Acoustic glass and special insulation in the wheel arches, cabin floor, headliner and engine compartment all help isolate the Venza’s cabin from the outside world. Even the suspension has been specially tuned to resist the transmission of unpleasant road noise into the cabin. It works. The Venza cabin is almost always a very quiet place.
Why almost? Because even with that special sound dampening in the engine bay, the Venza’s four-cylinder will sometimes break the dojo-like serenity of the cabin. Step on the accelerator and you will hear him scream and throw himself at the firewall. This is a minor irritation, because aside from the harshness of the engine, the powertrain is as smooth as it gets.
While the Venza feels slow at times, its three electric motors are an integral part of the powertrain. When you’re just cruising, unless you’re looking at the power gauge in the dashboard, you have no idea what engine is being used or if the engine is even on. The Venza just hums in the background while doing its job and rarely disturbs its occupants while doing so.
As features editor Scott Evans said, “The hybrid drivetrain is flawless. It’s super smooth and well blended so you never notice any transfer. Even the hybrid brake pedal is really good. It’s a consistent move throughout. “
The comfortable interior feel is affirmed by the way the Venza rolls on the road. It easily handles everything but the most tortured of sidewalks and rarely gets caught by big bumps and bumps. It even handles the occasional pothole with ease. Senior Features Writer Jonny Lieberman said there was a BMW-like quality to the Venza – high praise for a vehicle in this class.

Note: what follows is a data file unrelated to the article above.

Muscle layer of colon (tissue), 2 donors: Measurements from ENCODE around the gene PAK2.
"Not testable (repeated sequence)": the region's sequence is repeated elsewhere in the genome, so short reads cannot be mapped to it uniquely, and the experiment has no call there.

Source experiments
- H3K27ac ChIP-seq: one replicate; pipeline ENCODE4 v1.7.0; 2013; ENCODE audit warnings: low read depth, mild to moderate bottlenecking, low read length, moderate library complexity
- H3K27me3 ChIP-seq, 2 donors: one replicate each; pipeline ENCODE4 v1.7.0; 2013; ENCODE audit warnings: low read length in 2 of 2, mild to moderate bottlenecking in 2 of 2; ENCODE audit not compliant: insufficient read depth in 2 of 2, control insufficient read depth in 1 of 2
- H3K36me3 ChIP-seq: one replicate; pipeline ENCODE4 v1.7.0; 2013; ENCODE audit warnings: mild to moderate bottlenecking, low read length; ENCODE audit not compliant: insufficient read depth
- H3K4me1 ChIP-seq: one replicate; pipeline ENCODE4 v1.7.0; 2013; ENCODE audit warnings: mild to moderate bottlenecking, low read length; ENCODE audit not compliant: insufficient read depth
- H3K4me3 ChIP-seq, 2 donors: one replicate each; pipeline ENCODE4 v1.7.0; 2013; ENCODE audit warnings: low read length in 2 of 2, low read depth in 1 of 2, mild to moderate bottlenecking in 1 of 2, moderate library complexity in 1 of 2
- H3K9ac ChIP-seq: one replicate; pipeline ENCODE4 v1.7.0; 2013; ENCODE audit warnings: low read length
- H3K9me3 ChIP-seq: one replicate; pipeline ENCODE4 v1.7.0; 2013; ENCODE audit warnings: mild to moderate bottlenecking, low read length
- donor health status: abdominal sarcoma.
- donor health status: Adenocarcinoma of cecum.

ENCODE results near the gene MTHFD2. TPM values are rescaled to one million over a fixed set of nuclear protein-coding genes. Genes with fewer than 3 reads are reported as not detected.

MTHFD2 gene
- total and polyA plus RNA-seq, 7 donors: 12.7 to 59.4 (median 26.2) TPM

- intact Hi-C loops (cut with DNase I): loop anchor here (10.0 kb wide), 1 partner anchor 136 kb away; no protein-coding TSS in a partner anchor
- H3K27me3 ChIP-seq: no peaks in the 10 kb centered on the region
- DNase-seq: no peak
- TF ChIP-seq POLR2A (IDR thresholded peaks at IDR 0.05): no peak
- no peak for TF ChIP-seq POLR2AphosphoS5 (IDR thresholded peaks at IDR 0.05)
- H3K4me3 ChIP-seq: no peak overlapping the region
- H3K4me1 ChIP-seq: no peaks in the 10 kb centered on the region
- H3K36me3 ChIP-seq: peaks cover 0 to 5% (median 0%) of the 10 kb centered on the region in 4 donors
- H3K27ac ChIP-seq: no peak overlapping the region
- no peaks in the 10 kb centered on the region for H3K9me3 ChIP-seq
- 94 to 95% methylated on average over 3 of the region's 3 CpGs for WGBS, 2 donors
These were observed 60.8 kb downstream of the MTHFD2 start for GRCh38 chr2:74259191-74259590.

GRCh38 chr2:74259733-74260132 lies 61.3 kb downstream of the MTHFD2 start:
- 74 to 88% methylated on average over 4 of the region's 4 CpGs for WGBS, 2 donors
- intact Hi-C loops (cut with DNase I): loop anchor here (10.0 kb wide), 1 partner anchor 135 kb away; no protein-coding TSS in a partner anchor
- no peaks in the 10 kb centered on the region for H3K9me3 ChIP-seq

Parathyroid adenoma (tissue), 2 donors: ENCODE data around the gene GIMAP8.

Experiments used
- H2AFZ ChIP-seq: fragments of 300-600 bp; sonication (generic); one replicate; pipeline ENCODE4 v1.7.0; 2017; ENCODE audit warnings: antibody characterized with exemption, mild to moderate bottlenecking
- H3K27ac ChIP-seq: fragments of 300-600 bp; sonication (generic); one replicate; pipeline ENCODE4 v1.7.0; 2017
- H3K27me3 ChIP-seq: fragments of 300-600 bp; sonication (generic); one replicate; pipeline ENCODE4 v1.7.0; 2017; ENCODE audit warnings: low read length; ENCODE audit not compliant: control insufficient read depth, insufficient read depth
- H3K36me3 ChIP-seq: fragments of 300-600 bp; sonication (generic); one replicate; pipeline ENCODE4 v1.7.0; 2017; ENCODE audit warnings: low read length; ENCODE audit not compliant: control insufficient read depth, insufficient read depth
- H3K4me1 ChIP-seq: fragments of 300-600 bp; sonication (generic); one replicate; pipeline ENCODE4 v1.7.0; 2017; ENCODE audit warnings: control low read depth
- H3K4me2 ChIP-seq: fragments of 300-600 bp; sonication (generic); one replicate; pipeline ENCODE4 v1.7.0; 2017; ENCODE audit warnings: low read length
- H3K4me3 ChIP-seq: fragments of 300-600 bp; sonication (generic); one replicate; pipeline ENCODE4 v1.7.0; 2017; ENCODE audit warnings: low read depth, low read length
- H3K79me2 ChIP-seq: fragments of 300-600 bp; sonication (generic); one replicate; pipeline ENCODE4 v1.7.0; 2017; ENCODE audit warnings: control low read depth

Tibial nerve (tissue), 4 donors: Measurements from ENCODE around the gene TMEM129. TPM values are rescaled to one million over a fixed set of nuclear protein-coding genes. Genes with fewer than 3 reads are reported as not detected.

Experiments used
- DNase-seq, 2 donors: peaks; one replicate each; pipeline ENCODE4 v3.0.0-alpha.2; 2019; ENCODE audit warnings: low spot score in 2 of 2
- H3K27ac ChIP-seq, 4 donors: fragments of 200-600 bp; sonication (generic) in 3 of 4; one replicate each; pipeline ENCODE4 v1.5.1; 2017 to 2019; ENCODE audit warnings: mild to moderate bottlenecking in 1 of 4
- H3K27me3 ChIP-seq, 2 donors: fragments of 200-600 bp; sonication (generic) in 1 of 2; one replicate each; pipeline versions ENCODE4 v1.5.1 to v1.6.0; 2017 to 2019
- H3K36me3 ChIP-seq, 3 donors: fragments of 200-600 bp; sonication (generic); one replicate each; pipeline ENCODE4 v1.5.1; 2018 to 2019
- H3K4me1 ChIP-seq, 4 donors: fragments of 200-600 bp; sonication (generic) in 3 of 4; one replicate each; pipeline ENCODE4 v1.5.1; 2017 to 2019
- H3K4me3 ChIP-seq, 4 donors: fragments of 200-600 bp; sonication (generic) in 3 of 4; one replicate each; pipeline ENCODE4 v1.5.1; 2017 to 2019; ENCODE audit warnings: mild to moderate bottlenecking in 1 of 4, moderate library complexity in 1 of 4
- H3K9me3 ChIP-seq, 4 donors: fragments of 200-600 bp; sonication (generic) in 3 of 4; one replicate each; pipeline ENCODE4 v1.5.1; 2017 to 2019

Unlike the Bavarians, however, Toyota chose to use capacitive buttons for the climate and volume controls – which is now a “+” or “-” instead of an appropriate button. They can perform simple actions that are much more complicated than necessary, and often require you to take your eyes off the road to make sure you’re pressing the right key. Plus, the lack of a physical volume knob bothers – Toyota should have learned from Honda’s mistake in this regard.
Leaving aside its (very) little quirks, the Venza is a thoughtful and well-executed crossover. The Toyota team worked hard to make the new Venza different in order to get rid of the bland SUV image that once bore the Venza name. From our perspective, Toyota has struck the right balance, and the Venza juggles all of its responsibilities with confidence and skill to spare.
|CHARACTERISTICS||Toyota Venza Hybrid Limited 2021|
|STARTING PRICE||$ 40,975|
|PRICE TESTED||$ 43,325|
|VEHICLE LAYOUT||Front-engine 4-door SUV, all-wheel drive, 5 passengers|
|ENGINE||2.5 L / 176 hp / 163 lb-ft DOHC 16-valve in-line 4 + 118 hp / 149 lb-ft (front elec), 54 hp / 89 lb-ft (rear elec); 219 HP (comb)|
|TRANSMISSION||Auto cont variable|
|WEIGHT ON BOARD (F / R DIST)||3865 lbs (56/44%)|
|Length x Width x Height||186.6 x 73.0 x 65.9 inches|
|0 to 60 mph||7.5 seconds|
|QUARTER MILE||15.7 seconds at 140 km / h|
|BRAKING, 60-0 MPH||121 ft|
|LATERAL ACCELERATION||0.80 g (average)|
|MT FIGURE EIGHT||27.7 s at 0.62 g (average)|
|EPA CITY / HWY / COMB FUEL ECON||40/37/39 mpg|
|ENERGY CONSUMPTION, CITY / ROAD||84/91 kW-h / 100 miles|
|CO2 EMISSIONS, COMB||0.50 lbs / mile|
Toyota Venza’s First Test After 2021: Smooth Operation first appeared on MotorTrend.